How important is installation training? Ask most anyone who has seen the results pay off, and they’ll say it’s essential. But for all the men and women who undergo training and certification to better themselves and their profession, there are still thousands of people who think they can wing it, basing their skills on what has worked in the past. We spoke with several leading trade organizations about their take on the state of training in the installation industry today.
CFI. Jim Walker, CEO of International Certified Floorcovering Installers, doesn’t mince words. “There are thousands of installers that do it wrong everyday, and yet they are compensated. It would appear to me that more flooring would be sold if the customer’s expectations were fulfilled and a hassle-free installation with value were delivered every time.”
Most installers do not want to attend training, Walker noted, but get excited once they realize the new skills they’re learning. “Every time we train a new group and the excitement about a very rewarding career when addressed in a professional manner becomes realistic, I know there is a future for training and that keeps the spark going.”
He added that he looks forward to a day when manufacturers make training and certification a requirement to install their products. “If this should ever happen, training will no longer be ignored; the industry will improve and more flooring will be sold.”
CTEF. According to Scott Carothers, director of certification and training for the Ceramic Tile Education Foundation, there is “significant room for growth” for well-trained installers in the tile industry. He said the best way to advance training is to have manufacturers provide incentives “to better-quality installers through pricing discounts and/or extended warranties. This model is already in place and working through the National Tile Contractors Association Five Star Contractor program.”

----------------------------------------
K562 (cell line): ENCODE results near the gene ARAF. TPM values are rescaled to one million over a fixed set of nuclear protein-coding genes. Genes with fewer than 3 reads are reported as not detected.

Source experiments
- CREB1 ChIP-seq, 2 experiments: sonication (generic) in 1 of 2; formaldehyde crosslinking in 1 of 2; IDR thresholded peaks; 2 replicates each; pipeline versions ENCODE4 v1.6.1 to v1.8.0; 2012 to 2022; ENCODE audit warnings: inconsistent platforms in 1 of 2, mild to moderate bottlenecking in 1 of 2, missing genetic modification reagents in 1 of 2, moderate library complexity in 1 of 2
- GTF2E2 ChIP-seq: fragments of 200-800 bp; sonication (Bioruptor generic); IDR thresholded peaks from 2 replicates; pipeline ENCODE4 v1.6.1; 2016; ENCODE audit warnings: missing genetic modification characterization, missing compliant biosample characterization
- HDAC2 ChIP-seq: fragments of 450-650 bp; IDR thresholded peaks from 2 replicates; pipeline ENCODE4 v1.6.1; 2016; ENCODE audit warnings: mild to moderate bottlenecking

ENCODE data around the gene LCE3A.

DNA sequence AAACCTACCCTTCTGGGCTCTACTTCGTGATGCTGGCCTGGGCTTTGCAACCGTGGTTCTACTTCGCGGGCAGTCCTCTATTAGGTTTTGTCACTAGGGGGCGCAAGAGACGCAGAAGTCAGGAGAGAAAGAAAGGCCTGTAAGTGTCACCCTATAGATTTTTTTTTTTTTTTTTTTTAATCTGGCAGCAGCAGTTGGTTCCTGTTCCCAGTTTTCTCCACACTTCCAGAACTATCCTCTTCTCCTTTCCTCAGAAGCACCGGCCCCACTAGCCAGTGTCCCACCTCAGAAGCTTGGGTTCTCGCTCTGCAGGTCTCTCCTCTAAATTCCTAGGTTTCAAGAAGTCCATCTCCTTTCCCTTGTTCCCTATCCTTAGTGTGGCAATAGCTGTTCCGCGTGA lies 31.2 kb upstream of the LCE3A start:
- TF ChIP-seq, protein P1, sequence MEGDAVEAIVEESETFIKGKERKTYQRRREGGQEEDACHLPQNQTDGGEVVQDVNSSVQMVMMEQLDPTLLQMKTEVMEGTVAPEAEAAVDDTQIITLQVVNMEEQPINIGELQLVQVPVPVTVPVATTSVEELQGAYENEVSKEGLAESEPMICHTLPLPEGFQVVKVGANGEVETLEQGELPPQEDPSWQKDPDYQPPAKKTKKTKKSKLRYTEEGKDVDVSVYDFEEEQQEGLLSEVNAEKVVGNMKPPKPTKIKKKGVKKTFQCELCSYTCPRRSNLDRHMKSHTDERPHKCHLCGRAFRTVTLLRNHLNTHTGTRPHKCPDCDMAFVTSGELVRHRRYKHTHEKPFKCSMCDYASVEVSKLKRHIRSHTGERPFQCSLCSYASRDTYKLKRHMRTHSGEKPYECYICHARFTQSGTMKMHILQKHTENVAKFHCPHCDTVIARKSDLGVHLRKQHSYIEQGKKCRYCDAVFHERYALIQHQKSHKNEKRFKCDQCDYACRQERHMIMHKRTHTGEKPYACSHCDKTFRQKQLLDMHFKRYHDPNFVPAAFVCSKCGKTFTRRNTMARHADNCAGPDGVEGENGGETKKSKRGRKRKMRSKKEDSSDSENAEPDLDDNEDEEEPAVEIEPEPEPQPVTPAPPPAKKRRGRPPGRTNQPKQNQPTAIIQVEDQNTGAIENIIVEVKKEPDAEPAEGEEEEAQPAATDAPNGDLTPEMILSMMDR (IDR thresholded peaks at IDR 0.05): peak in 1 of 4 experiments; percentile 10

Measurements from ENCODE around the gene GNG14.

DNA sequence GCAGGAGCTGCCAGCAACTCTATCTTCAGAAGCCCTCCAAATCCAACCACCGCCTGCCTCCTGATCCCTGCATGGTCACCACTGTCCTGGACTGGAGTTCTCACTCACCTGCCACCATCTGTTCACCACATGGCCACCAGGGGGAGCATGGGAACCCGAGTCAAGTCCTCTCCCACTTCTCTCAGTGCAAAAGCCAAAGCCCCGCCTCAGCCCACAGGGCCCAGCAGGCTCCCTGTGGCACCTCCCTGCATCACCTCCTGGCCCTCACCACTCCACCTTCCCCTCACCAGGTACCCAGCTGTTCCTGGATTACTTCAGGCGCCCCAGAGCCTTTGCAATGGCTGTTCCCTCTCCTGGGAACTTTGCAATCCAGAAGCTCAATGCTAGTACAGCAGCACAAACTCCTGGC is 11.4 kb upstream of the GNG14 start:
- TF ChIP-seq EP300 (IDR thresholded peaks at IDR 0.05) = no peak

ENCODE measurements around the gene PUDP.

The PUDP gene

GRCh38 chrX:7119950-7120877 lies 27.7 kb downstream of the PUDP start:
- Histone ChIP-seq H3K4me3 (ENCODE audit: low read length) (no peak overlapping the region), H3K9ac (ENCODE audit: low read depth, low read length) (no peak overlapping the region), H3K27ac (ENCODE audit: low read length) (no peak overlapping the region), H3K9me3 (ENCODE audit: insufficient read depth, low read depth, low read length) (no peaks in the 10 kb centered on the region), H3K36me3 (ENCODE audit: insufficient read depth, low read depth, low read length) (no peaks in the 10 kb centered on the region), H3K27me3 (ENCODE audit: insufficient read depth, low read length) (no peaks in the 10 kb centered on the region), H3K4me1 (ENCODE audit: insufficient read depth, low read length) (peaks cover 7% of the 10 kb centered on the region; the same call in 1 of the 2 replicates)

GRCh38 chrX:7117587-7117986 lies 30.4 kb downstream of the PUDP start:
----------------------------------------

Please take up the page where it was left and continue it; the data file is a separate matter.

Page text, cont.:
In order for this approach to work, everyone in the tile industry needs to be on-board, from architects and designers, to manufacturers, distributors and retailers, on to installers themselves, he added. “The best method available to do this is to promote the use of qualified labor, which is now included in the TCNA Handbook, through programs such as the CTEF Certified Tile Installer (CTI) program” as well as the new, industry-wide Advanced Certifications for Tile Installers (ACT).
FCICA. Kimberly Oderkirk FCICA exec vp, said training is needed throughout the industry. “There are a lot of flooring contractors out there and they need training, and then you have owners, managers, installation managers, and installers – all who need different types of training. At FCICA we are setting up a program to train installation managers. These are the people in a company that can make or break a project and with our membership base we have the experts to set up this training program.” The group has also begun doing webinars as another way to train members. “Education and training are very important to us – that’s why it is a part of our mission statement.”
FIANA. Gary Verhey, Floor Installation Association of North America president, also believes in a holistic approach to training. “Training is extremely important to all phases of the flooring distribution channel. Not just the installer, but the manufacturer, distributor, and the retailers’ outside sales, inside sales, and warehouse branch personnel.”
The FIANA University training program targets these people via web-based videos or PowerPoint presentations of products and methods direct from the flooring manufacturers, accessed through an e-mail address login. “There are many courses for the individual to select from. We get the word out via our e-newsletter along with direct e-mail contact with distributor e-mail employee registrations.”
INSTALL. The International Standards & Training Alliance recently unveiled its INSTALL Warranty on Labor, guaranteeing the installation of any carpet, resilient or hardwood floor by an INSTALL Certified Contractor. (See more in this month’s Industry News.)